One of the beautiful principles to realize about these four spaces is that a person is capable of growing spiritually and connecting with others in them equally. A common example of this is in the public space which is obviously the least intimate of the four, however nobody can deny that people are able to grow spiritually in the teaching of God’s Word in the assembly. The trick, and this is something that Nelson Searcy points out in his book, Active: An Entirely New Approach to Small Groups, is that the “goal is not to have balance in all four spaces but to have harmony between the spaces.” For example, churches will have far more people in their social space than they will in their intimate spaces, and that is okay. It was the way it has been designed. The important part is to have people active in all four spaces, rather than only a select few.
For a person to have healthy spiritual growth, they need all four of these spaces. Consider these two situations and try to determine which is worst off. A single man in a cabin in the woods with only one person to talk to his entire life, or a single person in a crowd of hundreds with no friends or people who are close enough to build a true relationship. No matter how intimate the first relationship is or how many people surround the second person, these are not proper spaces to solely reside in. God creates humanity to interact on, and through, different social platforms. These platforms, or spaces as we have been calling them, are interrelated to one another; they are not separate from one another. For example, in the social space a person will meet many others who are experiencing the same thing, creating a connection (and hopefully a relationships) between the parties. These relationships soon become friendships, which can lead to deeper and deeper connections. It is a funnel effect that connects all the spaces together.
The final thought about these four spaces is people’s deficit of personal spaces today. In high school, and even in college, we have these spaces in abundance. Through forced proximity and innate coalition this space is born naturally, however after graduation these groups that once held identity begin to fade. Social gatherings become independent endeavors, and any form of personal or intimate relationship begin to lack. This could be one reason the world is seeing a rise is social media, online dating, and self-dependability. Small groups serve as an avenue the church can use in this regard. Small groups provide a space where participants can form relationships on a personal level, and hopefully build intimate relationships from this. This is the church’s tool to help mend the world’s lack of personal and intimate space. The best part about the small group structure is that it is exactly what people who come into the church are seeking. They are looking for social relationships where they can call each other ‘buddy’ and hang out with them on the weekends. Small groups then takes this space a step further so that people will have a group they can identify with and where relationships are not forced, but are naturally created.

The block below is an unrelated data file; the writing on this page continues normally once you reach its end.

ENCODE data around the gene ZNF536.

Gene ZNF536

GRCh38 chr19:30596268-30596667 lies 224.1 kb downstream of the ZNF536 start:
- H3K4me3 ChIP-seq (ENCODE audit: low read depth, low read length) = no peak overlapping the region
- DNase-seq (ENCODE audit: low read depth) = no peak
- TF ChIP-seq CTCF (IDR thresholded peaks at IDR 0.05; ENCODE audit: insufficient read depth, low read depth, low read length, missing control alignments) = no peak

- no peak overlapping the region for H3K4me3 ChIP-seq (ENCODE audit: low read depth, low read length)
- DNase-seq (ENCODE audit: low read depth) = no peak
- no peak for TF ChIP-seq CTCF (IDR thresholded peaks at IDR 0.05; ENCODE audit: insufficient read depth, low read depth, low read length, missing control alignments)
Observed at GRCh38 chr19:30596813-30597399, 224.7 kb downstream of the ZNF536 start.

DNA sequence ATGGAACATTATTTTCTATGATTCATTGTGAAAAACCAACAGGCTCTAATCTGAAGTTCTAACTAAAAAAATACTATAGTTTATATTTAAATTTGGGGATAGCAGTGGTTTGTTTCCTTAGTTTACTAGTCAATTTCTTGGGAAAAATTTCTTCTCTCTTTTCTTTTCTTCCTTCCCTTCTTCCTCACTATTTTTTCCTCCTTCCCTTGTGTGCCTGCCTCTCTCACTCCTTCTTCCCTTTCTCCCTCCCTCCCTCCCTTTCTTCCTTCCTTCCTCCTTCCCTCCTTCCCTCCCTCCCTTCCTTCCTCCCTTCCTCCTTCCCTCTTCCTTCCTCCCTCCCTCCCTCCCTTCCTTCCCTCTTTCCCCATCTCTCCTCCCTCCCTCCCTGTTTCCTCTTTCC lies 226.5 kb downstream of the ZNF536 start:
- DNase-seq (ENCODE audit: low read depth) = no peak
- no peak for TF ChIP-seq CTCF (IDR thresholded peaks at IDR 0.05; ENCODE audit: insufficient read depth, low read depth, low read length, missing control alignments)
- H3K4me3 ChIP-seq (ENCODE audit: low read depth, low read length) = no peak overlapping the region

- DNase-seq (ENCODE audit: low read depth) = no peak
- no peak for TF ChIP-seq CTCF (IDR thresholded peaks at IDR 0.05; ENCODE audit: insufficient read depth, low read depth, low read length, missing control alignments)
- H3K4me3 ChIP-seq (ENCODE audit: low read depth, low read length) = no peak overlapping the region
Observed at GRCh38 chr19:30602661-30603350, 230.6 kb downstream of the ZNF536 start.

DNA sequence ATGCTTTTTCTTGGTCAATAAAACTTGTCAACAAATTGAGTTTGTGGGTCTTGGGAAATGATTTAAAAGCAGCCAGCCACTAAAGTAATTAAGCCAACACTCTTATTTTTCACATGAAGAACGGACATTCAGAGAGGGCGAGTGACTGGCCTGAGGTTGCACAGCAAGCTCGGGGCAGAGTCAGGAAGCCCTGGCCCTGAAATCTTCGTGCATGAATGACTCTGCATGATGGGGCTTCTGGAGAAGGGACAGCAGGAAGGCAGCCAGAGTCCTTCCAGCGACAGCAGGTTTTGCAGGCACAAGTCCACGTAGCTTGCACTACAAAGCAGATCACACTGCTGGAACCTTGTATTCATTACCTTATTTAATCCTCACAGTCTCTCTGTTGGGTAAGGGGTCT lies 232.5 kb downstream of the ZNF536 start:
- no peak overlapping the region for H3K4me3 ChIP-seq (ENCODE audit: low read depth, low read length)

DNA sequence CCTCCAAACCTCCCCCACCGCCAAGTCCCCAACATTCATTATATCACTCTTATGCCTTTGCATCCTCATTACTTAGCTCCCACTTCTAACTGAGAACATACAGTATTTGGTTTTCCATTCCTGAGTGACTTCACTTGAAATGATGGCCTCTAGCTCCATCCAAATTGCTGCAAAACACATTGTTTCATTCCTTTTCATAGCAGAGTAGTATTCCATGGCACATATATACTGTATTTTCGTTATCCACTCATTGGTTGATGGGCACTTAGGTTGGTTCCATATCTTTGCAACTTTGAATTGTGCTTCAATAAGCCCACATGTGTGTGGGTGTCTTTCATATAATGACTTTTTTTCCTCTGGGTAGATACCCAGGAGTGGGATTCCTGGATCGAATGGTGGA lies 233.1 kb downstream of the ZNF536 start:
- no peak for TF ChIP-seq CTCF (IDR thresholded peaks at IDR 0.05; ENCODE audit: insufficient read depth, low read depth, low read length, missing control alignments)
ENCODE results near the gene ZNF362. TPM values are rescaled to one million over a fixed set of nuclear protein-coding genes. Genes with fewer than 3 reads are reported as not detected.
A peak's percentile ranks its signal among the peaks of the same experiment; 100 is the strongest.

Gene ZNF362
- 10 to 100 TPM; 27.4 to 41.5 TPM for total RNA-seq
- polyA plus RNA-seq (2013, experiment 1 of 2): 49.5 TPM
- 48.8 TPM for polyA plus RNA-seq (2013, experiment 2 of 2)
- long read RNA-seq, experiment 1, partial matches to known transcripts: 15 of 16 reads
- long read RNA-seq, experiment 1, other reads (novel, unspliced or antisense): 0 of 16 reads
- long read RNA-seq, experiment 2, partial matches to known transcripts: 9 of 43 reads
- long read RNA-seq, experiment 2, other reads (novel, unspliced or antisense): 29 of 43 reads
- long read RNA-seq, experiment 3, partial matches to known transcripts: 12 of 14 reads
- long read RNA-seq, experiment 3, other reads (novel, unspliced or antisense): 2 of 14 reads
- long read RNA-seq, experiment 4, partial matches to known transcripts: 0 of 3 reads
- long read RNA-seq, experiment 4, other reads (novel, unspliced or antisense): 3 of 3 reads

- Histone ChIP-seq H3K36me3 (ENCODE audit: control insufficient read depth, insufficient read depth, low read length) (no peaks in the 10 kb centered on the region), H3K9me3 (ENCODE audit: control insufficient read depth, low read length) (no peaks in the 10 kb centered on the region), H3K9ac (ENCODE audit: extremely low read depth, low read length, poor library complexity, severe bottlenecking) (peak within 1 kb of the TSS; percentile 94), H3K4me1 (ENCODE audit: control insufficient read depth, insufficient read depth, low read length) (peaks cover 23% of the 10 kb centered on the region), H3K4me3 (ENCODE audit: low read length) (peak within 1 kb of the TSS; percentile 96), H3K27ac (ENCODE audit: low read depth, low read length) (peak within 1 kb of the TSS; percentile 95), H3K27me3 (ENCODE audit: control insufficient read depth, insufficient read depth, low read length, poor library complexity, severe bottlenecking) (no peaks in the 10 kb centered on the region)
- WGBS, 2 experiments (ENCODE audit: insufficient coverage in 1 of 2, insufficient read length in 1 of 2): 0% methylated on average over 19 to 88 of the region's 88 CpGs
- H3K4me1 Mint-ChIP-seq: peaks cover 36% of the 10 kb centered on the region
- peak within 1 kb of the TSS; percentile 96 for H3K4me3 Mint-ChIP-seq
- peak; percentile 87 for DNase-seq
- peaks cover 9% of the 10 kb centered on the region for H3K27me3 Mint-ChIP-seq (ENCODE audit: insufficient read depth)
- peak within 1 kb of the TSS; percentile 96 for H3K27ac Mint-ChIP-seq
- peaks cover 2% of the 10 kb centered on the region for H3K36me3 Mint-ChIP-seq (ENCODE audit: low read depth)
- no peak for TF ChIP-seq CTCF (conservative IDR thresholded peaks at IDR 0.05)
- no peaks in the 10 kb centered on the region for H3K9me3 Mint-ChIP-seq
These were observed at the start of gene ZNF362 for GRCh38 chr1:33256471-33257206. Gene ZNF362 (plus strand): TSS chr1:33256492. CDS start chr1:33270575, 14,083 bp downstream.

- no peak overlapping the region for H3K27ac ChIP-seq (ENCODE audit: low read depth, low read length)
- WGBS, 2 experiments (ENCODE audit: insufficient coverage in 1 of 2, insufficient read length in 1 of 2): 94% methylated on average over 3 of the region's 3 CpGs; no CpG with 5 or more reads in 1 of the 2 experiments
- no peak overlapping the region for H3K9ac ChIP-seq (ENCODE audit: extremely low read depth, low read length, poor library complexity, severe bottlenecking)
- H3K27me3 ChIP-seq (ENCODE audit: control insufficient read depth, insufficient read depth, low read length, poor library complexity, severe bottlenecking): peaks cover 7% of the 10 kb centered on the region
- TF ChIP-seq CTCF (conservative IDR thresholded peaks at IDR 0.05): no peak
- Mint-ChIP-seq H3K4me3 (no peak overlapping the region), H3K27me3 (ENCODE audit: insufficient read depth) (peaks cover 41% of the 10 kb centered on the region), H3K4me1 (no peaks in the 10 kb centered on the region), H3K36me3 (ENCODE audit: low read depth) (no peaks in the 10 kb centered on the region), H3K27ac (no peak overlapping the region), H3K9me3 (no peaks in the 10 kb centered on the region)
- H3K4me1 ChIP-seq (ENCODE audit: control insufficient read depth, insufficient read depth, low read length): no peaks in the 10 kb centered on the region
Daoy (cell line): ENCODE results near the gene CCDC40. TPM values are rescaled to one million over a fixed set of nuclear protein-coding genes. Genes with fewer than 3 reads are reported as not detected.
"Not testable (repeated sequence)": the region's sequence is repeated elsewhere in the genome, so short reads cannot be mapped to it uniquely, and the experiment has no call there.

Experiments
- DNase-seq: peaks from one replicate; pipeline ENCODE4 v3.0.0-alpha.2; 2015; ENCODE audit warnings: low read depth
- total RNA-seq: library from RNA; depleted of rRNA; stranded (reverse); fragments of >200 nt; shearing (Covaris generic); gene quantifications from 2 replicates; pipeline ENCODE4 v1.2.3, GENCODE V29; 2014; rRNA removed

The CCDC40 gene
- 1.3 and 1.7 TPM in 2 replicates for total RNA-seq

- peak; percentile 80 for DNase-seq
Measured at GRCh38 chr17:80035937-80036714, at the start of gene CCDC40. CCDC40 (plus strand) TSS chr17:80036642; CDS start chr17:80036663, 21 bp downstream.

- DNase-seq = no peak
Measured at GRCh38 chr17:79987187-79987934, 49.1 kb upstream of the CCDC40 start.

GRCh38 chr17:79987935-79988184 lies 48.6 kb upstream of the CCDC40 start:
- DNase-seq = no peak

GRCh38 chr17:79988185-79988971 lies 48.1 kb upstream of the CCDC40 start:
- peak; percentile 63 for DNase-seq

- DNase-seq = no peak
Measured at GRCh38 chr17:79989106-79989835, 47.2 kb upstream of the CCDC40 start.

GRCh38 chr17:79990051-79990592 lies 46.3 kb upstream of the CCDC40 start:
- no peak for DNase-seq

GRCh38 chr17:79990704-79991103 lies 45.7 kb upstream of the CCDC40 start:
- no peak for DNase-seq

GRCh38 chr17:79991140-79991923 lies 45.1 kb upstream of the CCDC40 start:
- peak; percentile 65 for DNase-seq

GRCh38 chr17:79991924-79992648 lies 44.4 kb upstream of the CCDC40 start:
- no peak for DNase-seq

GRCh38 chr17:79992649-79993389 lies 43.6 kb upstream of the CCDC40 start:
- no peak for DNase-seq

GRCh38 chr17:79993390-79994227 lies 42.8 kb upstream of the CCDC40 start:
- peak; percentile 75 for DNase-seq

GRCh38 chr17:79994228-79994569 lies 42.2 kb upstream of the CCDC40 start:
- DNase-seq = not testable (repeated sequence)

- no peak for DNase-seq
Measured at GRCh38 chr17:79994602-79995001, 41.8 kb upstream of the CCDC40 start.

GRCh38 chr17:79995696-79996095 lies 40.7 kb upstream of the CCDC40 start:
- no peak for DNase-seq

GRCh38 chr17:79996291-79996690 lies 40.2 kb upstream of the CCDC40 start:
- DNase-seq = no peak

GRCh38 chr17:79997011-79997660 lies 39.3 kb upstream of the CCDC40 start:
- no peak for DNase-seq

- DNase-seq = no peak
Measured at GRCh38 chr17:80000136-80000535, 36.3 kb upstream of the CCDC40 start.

The model Jesus gave throughout his ministry regarding discipleship was that not every person had equal access to him. He chose a team of twelve men, but even within that small body he offered a deeper level of intimacy to Peter, James, and John. Looking beyond the twelve disciples were the seventy-two who Jesus sent out, and finally there were the crowds that gathered and listened to his teachings. Jesus’ model of discipleship fits with the model of spaces discussed above. Put simply, only a few can live within a discipling relationship, which is why small groups are crucial for churches. Part of what made Jesus’ ministry so remarkable is his humanity. He ate. He taught. He laughed. He healed. He told jokes. He told stories. He visited friends. He fed thousands. He partied. He went to weddings. He went to the local synagogues. He went on retreat with his disciples. He cried. He went to funerals. He gave advice. He answered questions. And all of his comings and goings were intently watched by his disciples. They were immersed in a life with Jesus, because they lived in community with him. No matter how good the lecture is, or how influential the speaker, discipleship does not take place in the public spaces, or even social spaces. Discipleship takes place through relationships. When people know more than each other’s name, but their deepest fears and their happiest memories. When people can encourage and edify one another because they have come to live life together. Small groups go beyond a place of identity for members of the church for they serve as a communities where life is lived together. This is why small groups are important. Without them, we limit Jesus’ model of discipleship to his teaching in crowds and sending out the seventy-two, and what is lost is the depth of his ministry found in his personal and even intimate relationships with his disciples.